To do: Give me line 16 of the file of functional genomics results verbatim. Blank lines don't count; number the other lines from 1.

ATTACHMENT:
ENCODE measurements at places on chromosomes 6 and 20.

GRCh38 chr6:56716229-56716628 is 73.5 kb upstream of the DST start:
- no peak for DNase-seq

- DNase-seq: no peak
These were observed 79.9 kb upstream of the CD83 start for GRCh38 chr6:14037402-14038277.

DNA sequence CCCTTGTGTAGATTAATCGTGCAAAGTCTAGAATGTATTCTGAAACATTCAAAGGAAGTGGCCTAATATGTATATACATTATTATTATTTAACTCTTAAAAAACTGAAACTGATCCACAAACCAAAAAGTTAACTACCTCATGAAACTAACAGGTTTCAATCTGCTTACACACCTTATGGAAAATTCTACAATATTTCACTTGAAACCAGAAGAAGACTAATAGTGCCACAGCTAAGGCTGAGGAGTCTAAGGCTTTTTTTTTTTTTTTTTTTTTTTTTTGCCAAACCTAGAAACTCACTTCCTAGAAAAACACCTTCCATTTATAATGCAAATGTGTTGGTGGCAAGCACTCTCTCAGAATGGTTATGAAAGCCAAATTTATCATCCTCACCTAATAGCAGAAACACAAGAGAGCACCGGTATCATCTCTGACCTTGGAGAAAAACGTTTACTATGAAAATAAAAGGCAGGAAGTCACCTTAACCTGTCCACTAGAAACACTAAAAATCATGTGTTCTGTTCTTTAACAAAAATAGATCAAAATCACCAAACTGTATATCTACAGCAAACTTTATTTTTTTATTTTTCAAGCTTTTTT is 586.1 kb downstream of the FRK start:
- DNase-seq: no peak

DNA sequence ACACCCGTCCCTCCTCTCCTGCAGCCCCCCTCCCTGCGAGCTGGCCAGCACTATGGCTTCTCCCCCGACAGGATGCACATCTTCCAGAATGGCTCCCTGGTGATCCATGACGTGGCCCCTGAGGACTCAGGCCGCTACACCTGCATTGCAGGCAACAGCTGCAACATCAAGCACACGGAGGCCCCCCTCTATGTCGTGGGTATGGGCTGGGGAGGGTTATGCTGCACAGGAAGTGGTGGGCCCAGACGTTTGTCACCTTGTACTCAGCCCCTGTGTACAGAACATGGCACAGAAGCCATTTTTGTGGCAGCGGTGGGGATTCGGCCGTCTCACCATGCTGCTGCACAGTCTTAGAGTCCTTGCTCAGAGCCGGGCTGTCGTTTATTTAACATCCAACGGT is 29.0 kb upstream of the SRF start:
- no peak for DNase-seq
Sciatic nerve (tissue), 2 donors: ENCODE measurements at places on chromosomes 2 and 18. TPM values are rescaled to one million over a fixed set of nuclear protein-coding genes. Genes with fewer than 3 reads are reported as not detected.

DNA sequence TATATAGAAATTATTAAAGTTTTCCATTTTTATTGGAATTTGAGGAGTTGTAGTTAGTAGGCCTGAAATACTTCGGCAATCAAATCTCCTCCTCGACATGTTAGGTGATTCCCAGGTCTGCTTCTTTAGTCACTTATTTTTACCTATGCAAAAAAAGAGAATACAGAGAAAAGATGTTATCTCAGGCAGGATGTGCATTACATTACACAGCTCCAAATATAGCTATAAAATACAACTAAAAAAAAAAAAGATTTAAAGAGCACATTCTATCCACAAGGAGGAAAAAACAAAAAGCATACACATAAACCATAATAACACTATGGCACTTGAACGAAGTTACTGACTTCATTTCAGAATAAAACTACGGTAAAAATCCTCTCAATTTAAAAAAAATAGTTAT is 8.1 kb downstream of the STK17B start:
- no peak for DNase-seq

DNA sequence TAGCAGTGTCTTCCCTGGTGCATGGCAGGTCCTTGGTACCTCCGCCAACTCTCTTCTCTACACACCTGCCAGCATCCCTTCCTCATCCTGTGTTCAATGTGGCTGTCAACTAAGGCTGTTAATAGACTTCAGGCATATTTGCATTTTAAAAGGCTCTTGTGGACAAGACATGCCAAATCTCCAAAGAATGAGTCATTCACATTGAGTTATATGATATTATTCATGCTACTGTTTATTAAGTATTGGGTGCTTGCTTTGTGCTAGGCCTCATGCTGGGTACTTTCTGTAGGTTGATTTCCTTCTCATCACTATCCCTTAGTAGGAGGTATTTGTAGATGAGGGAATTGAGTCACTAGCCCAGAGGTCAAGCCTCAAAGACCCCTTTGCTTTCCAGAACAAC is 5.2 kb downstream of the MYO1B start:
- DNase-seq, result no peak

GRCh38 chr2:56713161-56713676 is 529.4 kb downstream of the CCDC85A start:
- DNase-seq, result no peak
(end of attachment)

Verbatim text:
- DNase-seq, result no peak